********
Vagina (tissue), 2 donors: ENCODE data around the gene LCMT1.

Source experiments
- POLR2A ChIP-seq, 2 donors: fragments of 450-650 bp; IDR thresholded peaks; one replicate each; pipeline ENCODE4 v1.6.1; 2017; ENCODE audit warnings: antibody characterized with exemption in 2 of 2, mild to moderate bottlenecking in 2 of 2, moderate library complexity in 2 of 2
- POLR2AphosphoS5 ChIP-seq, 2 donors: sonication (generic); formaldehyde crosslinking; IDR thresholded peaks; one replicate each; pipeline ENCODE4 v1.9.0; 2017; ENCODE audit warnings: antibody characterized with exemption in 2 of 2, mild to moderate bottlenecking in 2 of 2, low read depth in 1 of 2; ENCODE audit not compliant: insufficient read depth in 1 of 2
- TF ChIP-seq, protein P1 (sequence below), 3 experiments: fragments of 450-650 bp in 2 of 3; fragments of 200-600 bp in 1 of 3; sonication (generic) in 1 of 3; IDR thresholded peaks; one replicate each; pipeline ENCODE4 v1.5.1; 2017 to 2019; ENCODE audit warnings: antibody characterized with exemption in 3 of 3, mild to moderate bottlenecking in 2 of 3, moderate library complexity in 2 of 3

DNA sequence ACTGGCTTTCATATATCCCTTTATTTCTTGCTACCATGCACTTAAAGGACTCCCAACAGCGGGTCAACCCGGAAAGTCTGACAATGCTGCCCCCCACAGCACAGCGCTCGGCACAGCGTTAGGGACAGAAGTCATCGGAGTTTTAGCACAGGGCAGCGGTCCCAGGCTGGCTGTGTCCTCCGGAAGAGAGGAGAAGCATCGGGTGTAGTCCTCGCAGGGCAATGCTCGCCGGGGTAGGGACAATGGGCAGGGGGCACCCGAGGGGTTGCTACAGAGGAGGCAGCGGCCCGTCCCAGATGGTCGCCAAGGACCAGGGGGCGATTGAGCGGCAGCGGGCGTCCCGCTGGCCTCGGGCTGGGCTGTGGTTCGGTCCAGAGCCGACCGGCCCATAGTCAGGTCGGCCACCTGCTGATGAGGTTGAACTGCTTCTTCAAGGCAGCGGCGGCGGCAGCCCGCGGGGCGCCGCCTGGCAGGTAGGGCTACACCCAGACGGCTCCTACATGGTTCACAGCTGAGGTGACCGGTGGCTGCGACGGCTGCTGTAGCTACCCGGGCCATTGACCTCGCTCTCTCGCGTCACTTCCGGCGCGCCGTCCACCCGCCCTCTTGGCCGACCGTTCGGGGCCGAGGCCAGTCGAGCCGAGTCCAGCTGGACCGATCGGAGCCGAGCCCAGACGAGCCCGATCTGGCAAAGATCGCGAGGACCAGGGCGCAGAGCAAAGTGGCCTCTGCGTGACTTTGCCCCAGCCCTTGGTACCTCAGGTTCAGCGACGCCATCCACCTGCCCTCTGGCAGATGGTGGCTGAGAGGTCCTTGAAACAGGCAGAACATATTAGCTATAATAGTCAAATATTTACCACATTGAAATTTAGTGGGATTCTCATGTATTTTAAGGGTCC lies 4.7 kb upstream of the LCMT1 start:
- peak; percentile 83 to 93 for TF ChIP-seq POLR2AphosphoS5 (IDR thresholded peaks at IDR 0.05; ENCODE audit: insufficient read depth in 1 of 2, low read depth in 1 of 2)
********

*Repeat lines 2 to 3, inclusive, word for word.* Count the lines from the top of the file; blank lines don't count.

Source experiments
- POLR2A ChIP-seq, 2 donors: fragments of 450-650 bp; IDR thresholded peaks; one replicate each; pipeline ENCODE4 v1.6.1; 2017; ENCODE audit warnings: antibody characterized with exemption in 2 of 2, mild to moderate bottlenecking in 2 of 2, moderate library complexity in 2 of 2